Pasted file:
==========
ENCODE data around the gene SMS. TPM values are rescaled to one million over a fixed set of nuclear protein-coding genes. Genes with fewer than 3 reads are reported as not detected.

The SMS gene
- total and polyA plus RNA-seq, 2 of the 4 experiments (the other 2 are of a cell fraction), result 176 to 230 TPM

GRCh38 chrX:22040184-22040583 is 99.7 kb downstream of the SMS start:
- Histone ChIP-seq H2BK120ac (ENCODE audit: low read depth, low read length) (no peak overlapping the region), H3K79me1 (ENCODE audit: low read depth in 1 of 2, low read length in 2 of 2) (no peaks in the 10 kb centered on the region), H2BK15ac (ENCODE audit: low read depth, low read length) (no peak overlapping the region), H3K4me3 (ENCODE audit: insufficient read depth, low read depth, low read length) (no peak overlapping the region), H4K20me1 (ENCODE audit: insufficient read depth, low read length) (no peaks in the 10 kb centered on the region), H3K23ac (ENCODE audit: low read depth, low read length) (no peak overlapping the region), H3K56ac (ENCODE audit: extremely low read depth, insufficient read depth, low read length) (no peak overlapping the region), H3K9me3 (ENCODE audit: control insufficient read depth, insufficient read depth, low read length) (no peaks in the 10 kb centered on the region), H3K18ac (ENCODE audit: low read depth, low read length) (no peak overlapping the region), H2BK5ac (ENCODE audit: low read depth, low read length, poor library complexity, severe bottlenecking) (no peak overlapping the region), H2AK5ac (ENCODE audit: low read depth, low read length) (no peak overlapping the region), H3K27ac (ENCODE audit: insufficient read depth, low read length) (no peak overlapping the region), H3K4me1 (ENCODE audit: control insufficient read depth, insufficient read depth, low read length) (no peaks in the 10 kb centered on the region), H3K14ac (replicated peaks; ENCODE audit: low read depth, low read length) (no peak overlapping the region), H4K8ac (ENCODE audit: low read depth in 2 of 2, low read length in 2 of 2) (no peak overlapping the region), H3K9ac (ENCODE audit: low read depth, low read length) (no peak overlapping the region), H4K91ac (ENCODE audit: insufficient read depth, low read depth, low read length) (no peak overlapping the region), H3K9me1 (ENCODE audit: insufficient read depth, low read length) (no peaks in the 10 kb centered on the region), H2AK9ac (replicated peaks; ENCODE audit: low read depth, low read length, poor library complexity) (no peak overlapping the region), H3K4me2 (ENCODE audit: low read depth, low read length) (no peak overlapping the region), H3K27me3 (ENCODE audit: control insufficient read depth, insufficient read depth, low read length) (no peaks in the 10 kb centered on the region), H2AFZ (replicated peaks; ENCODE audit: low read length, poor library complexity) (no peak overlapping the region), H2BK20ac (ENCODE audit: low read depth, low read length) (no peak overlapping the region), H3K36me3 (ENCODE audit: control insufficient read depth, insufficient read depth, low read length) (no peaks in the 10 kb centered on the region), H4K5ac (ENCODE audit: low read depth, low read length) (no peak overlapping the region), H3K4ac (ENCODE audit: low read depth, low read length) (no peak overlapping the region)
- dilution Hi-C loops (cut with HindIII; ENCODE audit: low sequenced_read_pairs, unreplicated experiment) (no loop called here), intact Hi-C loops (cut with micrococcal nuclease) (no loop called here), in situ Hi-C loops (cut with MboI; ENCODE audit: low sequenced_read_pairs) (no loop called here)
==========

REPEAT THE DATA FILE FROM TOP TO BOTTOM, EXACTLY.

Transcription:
ENCODE data around the gene SMS. TPM values are rescaled to one million over a fixed set of nuclear protein-coding genes. Genes with fewer than 3 reads are reported as not detected.

The SMS gene
- total and polyA plus RNA-seq, 2 of the 4 experiments (the other 2 are of a cell fraction), result 176 to 230 TPM

GRCh38 chrX:22040184-22040583 is 99.7 kb downstream of the SMS start:
- Histone ChIP-seq H2BK120ac (ENCODE audit: low read depth, low read length) (no peak overlapping the region), H3K79me1 (ENCODE audit: low read depth in 1 of 2, low read length in 2 of 2) (no peaks in the 10 kb centered on the region), H2BK15ac (ENCODE audit: low read depth, low read length) (no peak overlapping the region), H3K4me3 (ENCODE audit: insufficient read depth, low read depth, low read length) (no peak overlapping the region), H4K20me1 (ENCODE audit: insufficient read depth, low read length) (no peaks in the 10 kb centered on the region), H3K23ac (ENCODE audit: low read depth, low read length) (no peak overlapping the region), H3K56ac (ENCODE audit: extremely low read depth, insufficient read depth, low read length) (no peak overlapping the region), H3K9me3 (ENCODE audit: control insufficient read depth, insufficient read depth, low read length) (no peaks in the 10 kb centered on the region), H3K18ac (ENCODE audit: low read depth, low read length) (no peak overlapping the region), H2BK5ac (ENCODE audit: low read depth, low read length, poor library complexity, severe bottlenecking) (no peak overlapping the region), H2AK5ac (ENCODE audit: low read depth, low read length) (no peak overlapping the region), H3K27ac (ENCODE audit: insufficient read depth, low read length) (no peak overlapping the region), H3K4me1 (ENCODE audit: control insufficient read depth, insufficient read depth, low read length) (no peaks in the 10 kb centered on the region), H3K14ac (replicated peaks; ENCODE audit: low read depth, low read length) (no peak overlapping the region), H4K8ac (ENCODE audit: low read depth in 2 of 2, low read length in 2 of 2) (no peak overlapping the region), H3K9ac (ENCODE audit: low read depth, low read length) (no peak overlapping the region), H4K91ac (ENCODE audit: insufficient read depth, low read depth, low read length) (no peak overlapping the region), H3K9me1 (ENCODE audit: insufficient read depth, low read length) (no peaks in the 10 kb centered on the region), H2AK9ac (replicated peaks; ENCODE audit: low read depth, low read length, poor library complexity) (no peak overlapping the region), H3K4me2 (ENCODE audit: low read depth, low read length) (no peak overlapping the region), H3K27me3 (ENCODE audit: control insufficient read depth, insufficient read depth, low read length) (no peaks in the 10 kb centered on the region), H2AFZ (replicated peaks; ENCODE audit: low read length, poor library complexity) (no peak overlapping the region), H2BK20ac (ENCODE audit: low read depth, low read length) (no peak overlapping the region), H3K36me3 (ENCODE audit: control insufficient read depth, insufficient read depth, low read length) (no peaks in the 10 kb centered on the region), H4K5ac (ENCODE audit: low read depth, low read length) (no peak overlapping the region), H3K4ac (ENCODE audit: low read depth, low read length) (no peak overlapping the region)
- dilution Hi-C loops (cut with HindIII; ENCODE audit: low sequenced_read_pairs, unreplicated experiment) (no loop called here), intact Hi-C loops (cut with micrococcal nuclease) (no loop called here), in situ Hi-C loops (cut with MboI; ENCODE audit: low sequenced_read_pairs) (no loop called here)